An Act to amend the Criminal Code (judicial discretion)

This bill was last introduced in the 40th Parliament, 3rd Session, which ended in March 2011.

This bill was previously introduced in the 40th Parliament, 2nd Session.


Joe Comartin  NDP

Introduced as a private member’s bill. (These don’t often become law.)


Introduced, as of May 15, 2009
(This bill did not become law.)


This is from the published bill. The Library of Parliament often publishes better independent summaries.

This enactment amends the Criminal Code to allow the court, in exceptional circumstances, to impose a punishment that is less than the prescribed minimum punishment.


All sorts of information on this bill is available at LEGISinfo, provided by the Library of Parliament. You can also read the full text of the bill.

Criminal CodeRoutine Proceedings

May 15th, 2009 / 12:05 p.m.
See context


Joe Comartin NDP Windsor—Tecumseh, ON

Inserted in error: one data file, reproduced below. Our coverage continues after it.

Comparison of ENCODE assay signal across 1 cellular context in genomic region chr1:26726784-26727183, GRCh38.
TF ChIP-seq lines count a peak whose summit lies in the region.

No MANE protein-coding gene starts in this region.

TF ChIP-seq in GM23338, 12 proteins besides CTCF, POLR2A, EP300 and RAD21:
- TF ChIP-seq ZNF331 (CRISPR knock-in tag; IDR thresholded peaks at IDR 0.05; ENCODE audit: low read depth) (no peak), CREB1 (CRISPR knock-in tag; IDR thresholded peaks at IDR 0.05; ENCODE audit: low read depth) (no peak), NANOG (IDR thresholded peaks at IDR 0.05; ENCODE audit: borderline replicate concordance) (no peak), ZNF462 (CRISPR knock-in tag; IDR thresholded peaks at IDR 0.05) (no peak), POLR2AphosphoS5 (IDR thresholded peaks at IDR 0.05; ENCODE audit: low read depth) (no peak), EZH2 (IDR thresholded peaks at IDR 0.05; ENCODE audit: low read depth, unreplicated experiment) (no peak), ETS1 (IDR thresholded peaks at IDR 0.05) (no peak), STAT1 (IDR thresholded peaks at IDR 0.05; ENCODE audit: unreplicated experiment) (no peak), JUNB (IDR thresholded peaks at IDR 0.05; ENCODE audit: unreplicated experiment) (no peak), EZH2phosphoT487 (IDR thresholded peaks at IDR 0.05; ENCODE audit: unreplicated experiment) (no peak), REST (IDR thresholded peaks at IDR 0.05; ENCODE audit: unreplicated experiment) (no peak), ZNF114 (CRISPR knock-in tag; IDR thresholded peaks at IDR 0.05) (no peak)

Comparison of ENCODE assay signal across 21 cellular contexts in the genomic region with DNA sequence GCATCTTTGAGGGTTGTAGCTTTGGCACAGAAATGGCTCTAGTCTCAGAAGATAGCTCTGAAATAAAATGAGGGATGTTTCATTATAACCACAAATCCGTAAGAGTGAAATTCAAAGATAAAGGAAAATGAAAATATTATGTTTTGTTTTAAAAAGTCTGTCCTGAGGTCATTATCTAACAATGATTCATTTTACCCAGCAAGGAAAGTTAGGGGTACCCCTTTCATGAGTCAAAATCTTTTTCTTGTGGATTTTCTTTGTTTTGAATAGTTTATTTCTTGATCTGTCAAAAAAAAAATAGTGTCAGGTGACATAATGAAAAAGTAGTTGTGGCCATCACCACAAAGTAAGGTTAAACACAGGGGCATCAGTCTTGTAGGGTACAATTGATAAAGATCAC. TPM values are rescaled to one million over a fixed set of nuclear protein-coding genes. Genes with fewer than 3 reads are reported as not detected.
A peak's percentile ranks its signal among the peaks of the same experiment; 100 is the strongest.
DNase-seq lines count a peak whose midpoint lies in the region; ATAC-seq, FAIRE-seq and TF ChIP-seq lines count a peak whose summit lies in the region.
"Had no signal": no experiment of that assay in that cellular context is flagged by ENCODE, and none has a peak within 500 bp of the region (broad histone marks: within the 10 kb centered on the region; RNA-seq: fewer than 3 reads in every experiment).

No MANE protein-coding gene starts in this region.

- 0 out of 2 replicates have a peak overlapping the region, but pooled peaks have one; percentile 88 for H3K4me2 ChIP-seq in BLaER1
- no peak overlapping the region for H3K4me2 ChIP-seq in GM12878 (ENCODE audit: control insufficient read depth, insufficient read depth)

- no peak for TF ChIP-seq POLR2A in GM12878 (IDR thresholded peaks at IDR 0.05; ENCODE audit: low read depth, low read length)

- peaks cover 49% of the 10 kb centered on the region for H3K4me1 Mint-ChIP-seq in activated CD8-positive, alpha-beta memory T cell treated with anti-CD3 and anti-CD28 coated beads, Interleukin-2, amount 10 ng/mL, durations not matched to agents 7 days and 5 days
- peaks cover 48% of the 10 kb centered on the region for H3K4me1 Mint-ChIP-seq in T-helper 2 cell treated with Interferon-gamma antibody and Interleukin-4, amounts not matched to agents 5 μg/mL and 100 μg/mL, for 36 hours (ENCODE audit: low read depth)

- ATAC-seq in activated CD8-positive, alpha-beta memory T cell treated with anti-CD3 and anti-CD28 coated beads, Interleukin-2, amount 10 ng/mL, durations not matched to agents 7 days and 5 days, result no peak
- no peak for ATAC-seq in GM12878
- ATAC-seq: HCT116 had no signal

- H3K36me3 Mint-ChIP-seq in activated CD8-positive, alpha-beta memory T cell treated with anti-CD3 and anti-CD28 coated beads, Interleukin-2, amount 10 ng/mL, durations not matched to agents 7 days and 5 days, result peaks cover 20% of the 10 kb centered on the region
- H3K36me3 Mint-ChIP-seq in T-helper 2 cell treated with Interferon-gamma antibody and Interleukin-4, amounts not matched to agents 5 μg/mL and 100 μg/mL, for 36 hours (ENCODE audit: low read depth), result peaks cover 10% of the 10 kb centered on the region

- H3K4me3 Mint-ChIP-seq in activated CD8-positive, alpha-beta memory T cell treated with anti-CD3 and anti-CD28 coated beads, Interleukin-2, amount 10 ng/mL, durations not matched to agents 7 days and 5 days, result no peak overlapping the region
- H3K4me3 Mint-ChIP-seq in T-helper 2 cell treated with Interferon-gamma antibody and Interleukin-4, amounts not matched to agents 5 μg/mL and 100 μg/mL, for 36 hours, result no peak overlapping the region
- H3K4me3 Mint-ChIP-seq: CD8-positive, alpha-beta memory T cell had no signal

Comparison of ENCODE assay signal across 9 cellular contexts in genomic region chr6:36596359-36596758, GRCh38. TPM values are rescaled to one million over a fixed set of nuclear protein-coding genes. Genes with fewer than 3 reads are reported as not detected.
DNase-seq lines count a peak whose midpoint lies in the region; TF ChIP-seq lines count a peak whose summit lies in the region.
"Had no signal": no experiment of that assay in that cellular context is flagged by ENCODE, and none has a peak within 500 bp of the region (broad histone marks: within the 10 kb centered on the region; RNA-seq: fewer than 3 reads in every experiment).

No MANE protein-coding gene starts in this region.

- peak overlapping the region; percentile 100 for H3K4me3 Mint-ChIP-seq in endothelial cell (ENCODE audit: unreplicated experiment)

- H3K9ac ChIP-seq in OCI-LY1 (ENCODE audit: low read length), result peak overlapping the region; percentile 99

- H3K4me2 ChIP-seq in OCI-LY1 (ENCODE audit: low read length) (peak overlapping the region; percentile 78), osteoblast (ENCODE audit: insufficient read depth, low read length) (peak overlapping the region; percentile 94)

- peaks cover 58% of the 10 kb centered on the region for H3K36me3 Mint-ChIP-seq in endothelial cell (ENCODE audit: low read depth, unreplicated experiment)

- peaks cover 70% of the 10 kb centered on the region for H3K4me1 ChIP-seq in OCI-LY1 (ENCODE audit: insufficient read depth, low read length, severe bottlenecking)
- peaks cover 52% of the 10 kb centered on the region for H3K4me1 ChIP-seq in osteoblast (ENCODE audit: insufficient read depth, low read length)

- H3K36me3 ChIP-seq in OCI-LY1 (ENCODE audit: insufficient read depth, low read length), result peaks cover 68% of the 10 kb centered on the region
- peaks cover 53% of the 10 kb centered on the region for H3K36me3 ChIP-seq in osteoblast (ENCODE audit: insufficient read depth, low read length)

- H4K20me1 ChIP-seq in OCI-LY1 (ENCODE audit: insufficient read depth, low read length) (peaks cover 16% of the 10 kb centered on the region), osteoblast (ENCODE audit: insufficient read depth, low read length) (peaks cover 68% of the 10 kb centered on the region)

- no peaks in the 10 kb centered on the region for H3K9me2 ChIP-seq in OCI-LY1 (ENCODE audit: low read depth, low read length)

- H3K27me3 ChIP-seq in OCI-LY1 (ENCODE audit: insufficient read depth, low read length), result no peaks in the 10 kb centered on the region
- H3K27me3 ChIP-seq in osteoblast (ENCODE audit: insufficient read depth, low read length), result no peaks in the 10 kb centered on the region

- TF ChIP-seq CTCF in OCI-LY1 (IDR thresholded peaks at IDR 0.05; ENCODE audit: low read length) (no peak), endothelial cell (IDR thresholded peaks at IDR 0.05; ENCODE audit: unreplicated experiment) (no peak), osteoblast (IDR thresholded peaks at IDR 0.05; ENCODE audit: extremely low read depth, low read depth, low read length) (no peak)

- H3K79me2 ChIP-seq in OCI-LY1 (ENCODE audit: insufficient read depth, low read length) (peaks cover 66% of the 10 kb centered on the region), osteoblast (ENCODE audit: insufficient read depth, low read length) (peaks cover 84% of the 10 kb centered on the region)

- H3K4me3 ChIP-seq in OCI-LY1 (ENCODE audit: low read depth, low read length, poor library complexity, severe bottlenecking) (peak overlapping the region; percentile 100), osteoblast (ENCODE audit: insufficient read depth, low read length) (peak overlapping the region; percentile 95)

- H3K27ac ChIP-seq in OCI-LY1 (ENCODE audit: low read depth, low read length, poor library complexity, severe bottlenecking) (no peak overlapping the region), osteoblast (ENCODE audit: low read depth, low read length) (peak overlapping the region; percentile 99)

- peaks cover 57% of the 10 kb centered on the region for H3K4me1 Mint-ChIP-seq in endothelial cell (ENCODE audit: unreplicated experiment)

moved for leave to introduce Bill C-388, An Act to amend the Criminal Code (judicial discretion).

Mr. Speaker, the bill is an attempt on my part to introduce the concept of judicial discretion in exceptional circumstances. It follows a model that, from my observations and study of the British system, has worked very well there.

The legislature in the U.K. has repeatedly, as we have here, passed measures for mandatory minimums. However, the U.K. has a very special provision, and this would echo it, that allows judges in exceptional circumstances to, in effect, override the mandatory minimum.

It reflects the reality of human life, that there are exceptional circumstances where the mandatory minimums just do not make sense, and are not fair and just. This section would allow our judiciary, which I believe to be the best in the world, to exercise that discretion in the appropriate circumstances.

Again I thank the hon. member for Burnaby—Douglas for seconding the bill.

(Motions deemed adopted, bill read the first time and printed)